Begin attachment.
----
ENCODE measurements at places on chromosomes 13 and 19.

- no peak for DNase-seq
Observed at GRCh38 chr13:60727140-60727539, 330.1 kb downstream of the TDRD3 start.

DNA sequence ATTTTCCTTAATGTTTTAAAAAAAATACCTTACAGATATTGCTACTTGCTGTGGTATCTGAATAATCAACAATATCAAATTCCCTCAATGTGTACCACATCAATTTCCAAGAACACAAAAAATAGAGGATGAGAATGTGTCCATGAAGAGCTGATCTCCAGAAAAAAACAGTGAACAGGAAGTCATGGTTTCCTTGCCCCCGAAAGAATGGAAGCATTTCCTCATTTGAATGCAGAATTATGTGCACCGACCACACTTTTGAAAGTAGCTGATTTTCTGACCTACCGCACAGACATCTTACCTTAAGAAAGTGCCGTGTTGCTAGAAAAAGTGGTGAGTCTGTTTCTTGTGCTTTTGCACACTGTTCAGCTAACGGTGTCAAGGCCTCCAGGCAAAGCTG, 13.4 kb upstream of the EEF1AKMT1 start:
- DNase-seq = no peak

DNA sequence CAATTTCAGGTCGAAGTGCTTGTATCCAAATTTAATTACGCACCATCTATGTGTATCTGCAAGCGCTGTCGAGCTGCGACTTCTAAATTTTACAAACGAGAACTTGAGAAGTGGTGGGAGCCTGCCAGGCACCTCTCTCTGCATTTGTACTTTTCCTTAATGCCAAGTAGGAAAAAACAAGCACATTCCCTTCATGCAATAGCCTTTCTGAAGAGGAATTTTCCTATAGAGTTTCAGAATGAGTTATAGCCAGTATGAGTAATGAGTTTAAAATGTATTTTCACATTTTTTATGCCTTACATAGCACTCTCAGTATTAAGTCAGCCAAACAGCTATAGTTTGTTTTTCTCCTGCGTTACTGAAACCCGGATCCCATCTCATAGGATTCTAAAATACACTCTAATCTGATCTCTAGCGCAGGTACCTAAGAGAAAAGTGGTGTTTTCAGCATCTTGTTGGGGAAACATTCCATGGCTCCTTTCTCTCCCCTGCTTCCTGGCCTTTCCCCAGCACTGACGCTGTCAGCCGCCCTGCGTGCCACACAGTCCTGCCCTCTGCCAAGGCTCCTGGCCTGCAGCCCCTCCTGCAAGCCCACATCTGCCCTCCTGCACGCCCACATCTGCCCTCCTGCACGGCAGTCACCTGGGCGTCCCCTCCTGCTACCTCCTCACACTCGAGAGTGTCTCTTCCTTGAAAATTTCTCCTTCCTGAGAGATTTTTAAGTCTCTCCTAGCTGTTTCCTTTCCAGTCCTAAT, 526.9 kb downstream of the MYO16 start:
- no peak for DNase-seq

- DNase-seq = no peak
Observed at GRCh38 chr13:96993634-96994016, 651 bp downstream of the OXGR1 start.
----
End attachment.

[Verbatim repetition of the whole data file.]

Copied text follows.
ENCODE measurements at places on chromosomes 13 and 19.

- no peak for DNase-seq
Observed at GRCh38 chr13:60727140-60727539, 330.1 kb downstream of the TDRD3 start.

DNA sequence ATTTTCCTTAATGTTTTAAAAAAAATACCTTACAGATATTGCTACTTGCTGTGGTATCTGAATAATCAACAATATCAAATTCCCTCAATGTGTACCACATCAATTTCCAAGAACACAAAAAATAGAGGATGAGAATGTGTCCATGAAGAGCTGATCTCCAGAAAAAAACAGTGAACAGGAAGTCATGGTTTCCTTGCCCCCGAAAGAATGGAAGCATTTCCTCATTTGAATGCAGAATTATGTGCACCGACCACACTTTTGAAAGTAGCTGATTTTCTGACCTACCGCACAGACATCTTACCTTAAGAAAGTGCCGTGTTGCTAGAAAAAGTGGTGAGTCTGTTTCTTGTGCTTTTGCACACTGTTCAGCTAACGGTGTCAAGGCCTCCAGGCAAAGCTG, 13.4 kb upstream of the EEF1AKMT1 start:
- DNase-seq = no peak

DNA sequence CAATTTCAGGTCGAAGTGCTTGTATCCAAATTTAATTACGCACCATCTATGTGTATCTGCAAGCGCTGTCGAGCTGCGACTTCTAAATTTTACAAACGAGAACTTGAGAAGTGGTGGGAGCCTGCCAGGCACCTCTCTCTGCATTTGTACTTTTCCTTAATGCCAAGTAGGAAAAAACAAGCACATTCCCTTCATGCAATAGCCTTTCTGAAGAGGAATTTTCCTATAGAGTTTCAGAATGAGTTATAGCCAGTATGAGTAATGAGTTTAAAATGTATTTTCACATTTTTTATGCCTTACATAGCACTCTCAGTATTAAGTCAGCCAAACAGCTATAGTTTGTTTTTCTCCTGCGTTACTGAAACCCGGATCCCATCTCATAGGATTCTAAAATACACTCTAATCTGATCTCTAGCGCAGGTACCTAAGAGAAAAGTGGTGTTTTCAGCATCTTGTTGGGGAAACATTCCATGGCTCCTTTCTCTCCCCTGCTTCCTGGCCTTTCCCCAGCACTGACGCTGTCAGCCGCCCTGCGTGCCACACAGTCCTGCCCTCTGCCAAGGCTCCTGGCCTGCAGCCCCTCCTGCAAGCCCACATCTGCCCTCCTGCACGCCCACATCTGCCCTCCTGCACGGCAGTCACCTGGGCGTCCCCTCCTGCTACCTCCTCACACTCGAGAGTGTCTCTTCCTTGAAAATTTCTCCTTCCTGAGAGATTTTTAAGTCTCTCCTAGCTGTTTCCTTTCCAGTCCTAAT, 526.9 kb downstream of the MYO16 start:
- no peak for DNase-seq

- DNase-seq = no peak
Observed at GRCh38 chr13:96993634-96994016, 651 bp downstream of the OXGR1 start.